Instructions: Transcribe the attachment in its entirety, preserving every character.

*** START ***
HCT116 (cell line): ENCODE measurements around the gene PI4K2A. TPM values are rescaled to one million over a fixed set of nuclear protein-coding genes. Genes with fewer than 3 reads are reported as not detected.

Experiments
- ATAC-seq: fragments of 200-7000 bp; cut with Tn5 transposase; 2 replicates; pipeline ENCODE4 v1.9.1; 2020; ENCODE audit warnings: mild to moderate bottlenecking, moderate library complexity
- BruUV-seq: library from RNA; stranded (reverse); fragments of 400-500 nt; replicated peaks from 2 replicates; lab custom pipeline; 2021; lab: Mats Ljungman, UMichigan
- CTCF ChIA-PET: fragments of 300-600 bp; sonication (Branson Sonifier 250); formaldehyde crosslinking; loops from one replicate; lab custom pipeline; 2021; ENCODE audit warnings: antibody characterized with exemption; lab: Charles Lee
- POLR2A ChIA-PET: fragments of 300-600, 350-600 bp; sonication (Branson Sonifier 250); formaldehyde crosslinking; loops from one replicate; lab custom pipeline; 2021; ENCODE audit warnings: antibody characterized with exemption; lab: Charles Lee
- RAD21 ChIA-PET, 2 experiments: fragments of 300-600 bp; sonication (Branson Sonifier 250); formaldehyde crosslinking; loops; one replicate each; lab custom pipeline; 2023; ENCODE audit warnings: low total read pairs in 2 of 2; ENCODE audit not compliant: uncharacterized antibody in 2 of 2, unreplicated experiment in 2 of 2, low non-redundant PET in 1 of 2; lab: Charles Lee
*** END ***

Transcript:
HCT116 (cell line): ENCODE measurements around the gene PI4K2A. TPM values are rescaled to one million over a fixed set of nuclear protein-coding genes. Genes with fewer than 3 reads are reported as not detected.

Experiments
- ATAC-seq: fragments of 200-7000 bp; cut with Tn5 transposase; 2 replicates; pipeline ENCODE4 v1.9.1; 2020; ENCODE audit warnings: mild to moderate bottlenecking, moderate library complexity
- BruUV-seq: library from RNA; stranded (reverse); fragments of 400-500 nt; replicated peaks from 2 replicates; lab custom pipeline; 2021; lab: Mats Ljungman, UMichigan
- CTCF ChIA-PET: fragments of 300-600 bp; sonication (Branson Sonifier 250); formaldehyde crosslinking; loops from one replicate; lab custom pipeline; 2021; ENCODE audit warnings: antibody characterized with exemption; lab: Charles Lee
- POLR2A ChIA-PET: fragments of 300-600, 350-600 bp; sonication (Branson Sonifier 250); formaldehyde crosslinking; loops from one replicate; lab custom pipeline; 2021; ENCODE audit warnings: antibody characterized with exemption; lab: Charles Lee
- RAD21 ChIA-PET, 2 experiments: fragments of 300-600 bp; sonication (Branson Sonifier 250); formaldehyde crosslinking; loops; one replicate each; lab custom pipeline; 2023; ENCODE audit warnings: low total read pairs in 2 of 2; ENCODE audit not compliant: uncharacterized antibody in 2 of 2, unreplicated experiment in 2 of 2, low non-redundant PET in 1 of 2; lab: Charles Lee